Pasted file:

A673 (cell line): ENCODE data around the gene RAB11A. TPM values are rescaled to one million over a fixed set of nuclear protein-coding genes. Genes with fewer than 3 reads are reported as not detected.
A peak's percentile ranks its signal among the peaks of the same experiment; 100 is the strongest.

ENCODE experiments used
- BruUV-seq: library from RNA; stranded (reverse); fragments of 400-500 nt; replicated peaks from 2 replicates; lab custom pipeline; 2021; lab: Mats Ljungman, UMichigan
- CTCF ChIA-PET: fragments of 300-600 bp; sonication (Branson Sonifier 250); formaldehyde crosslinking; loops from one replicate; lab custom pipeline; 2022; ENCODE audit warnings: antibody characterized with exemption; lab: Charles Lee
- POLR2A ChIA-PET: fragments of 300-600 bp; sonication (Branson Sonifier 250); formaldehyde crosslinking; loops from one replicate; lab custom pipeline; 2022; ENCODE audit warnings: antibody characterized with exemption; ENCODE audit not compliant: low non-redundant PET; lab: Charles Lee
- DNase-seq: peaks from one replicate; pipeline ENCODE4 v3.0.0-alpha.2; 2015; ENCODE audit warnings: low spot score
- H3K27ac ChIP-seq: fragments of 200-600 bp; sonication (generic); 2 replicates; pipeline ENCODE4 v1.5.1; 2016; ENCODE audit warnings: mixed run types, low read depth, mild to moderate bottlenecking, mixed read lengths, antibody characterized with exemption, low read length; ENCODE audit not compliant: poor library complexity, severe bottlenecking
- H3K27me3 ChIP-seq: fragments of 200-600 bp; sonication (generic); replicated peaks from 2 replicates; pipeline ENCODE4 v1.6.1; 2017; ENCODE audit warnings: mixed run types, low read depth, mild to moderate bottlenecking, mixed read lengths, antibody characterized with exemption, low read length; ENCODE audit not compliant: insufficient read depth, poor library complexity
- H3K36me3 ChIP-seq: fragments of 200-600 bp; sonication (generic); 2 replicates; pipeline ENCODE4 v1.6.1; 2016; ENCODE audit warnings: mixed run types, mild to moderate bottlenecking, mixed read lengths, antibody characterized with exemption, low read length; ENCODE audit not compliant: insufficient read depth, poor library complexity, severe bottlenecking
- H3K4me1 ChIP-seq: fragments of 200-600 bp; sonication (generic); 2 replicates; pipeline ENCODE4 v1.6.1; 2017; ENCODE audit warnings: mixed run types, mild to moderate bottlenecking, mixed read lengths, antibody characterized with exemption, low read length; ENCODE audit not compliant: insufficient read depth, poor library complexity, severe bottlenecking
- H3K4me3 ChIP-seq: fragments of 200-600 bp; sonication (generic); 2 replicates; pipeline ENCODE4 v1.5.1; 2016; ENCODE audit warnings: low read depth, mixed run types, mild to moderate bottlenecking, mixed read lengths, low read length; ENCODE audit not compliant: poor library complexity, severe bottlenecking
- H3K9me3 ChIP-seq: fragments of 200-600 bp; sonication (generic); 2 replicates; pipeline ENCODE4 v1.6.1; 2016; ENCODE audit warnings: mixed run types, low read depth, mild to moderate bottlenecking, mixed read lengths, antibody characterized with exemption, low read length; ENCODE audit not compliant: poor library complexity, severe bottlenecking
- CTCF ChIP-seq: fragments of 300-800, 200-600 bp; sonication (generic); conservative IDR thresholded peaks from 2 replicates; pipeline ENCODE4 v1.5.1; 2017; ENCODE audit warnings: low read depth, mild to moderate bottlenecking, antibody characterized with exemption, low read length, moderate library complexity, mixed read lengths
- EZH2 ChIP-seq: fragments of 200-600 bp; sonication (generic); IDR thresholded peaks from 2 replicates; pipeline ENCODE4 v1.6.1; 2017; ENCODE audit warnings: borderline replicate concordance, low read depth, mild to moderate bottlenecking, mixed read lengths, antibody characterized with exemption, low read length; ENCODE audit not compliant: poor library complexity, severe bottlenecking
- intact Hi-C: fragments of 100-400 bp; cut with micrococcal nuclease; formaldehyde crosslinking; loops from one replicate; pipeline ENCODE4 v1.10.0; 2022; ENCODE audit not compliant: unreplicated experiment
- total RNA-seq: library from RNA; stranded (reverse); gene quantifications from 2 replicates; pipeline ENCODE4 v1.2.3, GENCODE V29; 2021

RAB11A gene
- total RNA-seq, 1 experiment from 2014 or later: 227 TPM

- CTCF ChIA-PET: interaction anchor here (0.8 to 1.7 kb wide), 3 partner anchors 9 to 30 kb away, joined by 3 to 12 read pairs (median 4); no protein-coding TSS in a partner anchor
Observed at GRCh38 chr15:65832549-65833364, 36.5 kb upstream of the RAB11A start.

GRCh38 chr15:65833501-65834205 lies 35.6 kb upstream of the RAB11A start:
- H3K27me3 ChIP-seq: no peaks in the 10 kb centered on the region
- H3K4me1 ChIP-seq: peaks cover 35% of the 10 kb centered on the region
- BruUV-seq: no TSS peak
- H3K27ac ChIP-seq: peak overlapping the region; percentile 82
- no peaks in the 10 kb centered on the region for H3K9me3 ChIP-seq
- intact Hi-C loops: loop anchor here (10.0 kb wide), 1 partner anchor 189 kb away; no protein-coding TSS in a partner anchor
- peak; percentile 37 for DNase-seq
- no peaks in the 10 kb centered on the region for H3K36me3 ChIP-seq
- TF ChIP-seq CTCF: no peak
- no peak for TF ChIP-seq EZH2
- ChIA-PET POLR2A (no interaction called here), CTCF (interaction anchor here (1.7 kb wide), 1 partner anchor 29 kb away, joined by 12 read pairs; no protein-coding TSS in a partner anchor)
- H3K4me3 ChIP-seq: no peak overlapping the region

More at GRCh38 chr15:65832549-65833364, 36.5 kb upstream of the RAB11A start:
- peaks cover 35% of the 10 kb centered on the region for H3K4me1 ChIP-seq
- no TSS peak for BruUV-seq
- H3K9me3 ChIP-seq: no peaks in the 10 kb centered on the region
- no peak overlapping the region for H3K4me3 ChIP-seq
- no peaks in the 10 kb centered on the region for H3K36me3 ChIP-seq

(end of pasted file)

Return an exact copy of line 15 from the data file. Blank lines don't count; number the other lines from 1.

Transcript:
- EZH2 ChIP-seq: fragments of 200-600 bp; sonication (generic); IDR thresholded peaks from 2 replicates; pipeline ENCODE4 v1.6.1; 2017; ENCODE audit warnings: borderline replicate concordance, low read depth, mild to moderate bottlenecking, mixed read lengths, antibody characterized with exemption, low read length; ENCODE audit not compliant: poor library complexity, severe bottlenecking